UPDATED 13:24 EDT / APRIL 26 2019

41398797000_c29d5fa7ab_z APPS

Slack files to go public via direct listing, revealing finances for the first time

After months of leaks and speculation, Slack Technologies Inc. today officially filed to go public.

The team chat provider plans to start trading on the New York Stock Exchange under the ticker symbol “SK.” Slack won’t pursue an initial public offering but will instead sell shares through a direct listing, an unconventional approach that can be risky but has big  potential upsides. Most notably, it avoids the massive underwriting expenses involved in a traditional IPO.

Slack is headed to the NYSE after generating $400.6 million in revenues through the 12 months ended Jan. 31. That’s up 81% from $220 million in the 2018 fiscal year. The company achieved that impressive growth while narrowing losses from $140.1 million to $138.9 million, which represents a major reduction when viewed as a percentage of revenue — though still a large number in absolute terms.

Slack also continued expanding its market presence in the background, with the team chat provider now boasting 10 million daily users across 600,000 organizations. Just over 88,000 of those companies are paying customers. And 575 of them have commitments that are worth over $100,000 annually, nearly twice as many that did a year ago.

That jump in high-value deals is the fruit of an aggressive effort by Slack to make its platform more appealing for large enterprises. A few weeks ago, the company introduced new integrations with Office 365 to let workers collaborate on documents directly in chat. Earlier, Slack added a security tool that enables organizations to encrypt employee messages using their own cryptographic keys.

The company said it intends to hike investments in feature development, as well as sales and marketing, following the direct listing. One of Slack’s priorities is to add more artificial intelligence capabilities for automating users’ work. The team chat provider first started moving in this direction last July by when it acquired Missions, an app that allows teams to create workflows for handling repetitive tasks.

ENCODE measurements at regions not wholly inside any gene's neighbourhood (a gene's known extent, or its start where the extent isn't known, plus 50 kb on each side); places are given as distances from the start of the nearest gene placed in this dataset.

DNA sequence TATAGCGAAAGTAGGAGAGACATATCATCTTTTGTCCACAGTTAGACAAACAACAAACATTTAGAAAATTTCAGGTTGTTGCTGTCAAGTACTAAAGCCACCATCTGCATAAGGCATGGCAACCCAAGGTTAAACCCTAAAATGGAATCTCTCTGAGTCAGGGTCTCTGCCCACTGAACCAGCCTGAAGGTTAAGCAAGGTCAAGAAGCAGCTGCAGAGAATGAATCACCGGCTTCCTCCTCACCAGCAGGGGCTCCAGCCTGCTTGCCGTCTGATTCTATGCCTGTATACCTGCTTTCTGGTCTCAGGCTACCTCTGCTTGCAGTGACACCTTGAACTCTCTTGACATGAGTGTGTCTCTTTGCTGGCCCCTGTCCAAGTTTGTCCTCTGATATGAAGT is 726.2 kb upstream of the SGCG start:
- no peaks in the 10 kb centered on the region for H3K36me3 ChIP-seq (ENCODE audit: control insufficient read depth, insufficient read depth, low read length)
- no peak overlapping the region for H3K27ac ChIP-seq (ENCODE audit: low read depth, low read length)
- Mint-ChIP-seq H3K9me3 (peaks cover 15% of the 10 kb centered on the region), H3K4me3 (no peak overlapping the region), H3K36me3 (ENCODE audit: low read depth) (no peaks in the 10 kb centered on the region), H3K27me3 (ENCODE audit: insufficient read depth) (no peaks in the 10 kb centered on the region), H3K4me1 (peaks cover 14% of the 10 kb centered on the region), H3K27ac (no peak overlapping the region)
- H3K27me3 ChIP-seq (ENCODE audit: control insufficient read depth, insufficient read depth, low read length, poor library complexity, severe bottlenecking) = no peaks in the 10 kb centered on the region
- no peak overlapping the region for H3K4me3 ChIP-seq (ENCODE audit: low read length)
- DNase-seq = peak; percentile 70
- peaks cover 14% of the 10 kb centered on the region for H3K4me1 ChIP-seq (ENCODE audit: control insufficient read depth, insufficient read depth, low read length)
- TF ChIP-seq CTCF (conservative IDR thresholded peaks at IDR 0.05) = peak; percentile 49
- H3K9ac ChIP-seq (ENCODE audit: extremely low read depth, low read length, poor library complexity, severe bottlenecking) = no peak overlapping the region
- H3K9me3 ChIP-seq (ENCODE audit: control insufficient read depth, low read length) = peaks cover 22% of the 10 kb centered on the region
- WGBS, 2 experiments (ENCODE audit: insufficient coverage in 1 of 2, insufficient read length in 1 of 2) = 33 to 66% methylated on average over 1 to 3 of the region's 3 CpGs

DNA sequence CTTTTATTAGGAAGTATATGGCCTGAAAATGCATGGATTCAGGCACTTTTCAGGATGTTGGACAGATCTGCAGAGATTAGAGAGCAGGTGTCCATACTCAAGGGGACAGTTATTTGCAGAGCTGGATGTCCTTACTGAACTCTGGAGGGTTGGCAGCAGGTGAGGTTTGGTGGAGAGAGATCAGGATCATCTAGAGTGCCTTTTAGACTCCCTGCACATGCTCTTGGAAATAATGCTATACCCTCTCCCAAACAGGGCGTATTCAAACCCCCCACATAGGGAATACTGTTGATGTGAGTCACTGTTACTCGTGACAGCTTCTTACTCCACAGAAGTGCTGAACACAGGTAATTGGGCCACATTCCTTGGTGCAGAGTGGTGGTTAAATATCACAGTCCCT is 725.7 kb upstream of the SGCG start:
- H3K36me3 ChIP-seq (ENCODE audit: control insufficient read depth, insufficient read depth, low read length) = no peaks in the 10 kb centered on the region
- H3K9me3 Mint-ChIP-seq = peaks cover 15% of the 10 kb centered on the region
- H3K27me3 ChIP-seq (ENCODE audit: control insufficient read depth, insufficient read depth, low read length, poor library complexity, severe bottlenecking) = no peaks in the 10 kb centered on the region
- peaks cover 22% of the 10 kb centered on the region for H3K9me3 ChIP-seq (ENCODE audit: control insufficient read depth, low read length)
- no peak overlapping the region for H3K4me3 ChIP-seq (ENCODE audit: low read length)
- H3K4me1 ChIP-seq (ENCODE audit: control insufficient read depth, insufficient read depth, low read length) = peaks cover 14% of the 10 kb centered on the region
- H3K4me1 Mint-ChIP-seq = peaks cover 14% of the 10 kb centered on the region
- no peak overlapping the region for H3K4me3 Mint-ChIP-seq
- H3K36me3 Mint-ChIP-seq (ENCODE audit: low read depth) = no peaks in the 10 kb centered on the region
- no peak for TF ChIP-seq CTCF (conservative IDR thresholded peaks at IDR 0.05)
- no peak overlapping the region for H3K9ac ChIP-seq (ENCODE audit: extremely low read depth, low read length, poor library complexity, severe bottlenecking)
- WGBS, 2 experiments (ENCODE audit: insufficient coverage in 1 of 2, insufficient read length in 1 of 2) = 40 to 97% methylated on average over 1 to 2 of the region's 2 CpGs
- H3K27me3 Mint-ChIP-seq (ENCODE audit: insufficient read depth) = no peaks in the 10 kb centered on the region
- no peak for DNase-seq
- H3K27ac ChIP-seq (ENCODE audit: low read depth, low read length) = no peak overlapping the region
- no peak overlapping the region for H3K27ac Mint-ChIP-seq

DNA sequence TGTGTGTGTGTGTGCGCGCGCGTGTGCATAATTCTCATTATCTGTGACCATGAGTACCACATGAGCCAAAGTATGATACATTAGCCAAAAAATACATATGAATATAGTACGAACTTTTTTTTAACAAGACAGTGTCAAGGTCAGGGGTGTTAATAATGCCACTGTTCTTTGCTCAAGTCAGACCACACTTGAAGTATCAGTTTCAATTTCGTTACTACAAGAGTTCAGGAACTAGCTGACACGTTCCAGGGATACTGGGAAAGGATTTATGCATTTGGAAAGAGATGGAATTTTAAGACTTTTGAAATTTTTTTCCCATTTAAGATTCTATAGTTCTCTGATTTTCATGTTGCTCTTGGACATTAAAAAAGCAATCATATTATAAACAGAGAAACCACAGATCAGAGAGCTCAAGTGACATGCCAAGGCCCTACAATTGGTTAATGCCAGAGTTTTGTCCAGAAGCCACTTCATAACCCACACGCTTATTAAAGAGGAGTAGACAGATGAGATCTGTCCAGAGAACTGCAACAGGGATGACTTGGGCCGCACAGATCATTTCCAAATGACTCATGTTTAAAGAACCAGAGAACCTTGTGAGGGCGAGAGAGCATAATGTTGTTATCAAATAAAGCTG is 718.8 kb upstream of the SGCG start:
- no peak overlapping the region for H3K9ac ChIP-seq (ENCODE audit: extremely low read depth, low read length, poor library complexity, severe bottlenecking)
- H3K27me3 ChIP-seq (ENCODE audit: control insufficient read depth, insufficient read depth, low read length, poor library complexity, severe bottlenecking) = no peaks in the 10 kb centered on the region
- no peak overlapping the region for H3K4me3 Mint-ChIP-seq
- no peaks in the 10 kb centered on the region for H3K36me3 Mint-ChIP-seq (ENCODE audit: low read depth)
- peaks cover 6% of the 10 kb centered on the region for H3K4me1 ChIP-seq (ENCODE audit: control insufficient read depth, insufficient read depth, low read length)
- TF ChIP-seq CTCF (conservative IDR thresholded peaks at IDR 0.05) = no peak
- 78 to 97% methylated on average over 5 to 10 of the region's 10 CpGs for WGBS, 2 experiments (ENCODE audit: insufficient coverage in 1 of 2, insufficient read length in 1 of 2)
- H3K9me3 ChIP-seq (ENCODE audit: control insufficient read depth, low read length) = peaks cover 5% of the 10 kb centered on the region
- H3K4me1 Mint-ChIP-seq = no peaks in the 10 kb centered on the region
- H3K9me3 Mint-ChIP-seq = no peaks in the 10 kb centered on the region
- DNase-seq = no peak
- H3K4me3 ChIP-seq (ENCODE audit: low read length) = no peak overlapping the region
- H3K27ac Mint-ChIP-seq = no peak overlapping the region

Slack’s ambitious growth plans could complicate its path to profitability. The company’s direct listing filing warns that “we expect our operating expenses to significantly increase over the next several years as we hire additional personnel, particularly in sales and marketing, expand our partnerships, operations, and infrastructure, both domestically and internationally.”

Slack set the fundraising target for the offering at $100 million, a figure typically used as a placeholder until a final sum is decided. The team chat provider is poised to become only the second tech firm to date to float on the stock market via a direct listing. The first was Spotify Technology SA, whose NYSE debut last year was a resounding success.

Slack’s filing follows more recent IPOs from Pinterest Inc., Zoom Video Communications Inc., Lyft Inc. and PagerDuty Inc., most of which — Lyft the lone exception — received a warm welcome on Wall Street. But the year’s biggest public offering is yet to come: Uber Technologies Inc. is currently gearing up for an IPO that could value it at $84 billion.

Photo: Scott Schiller/Flickr

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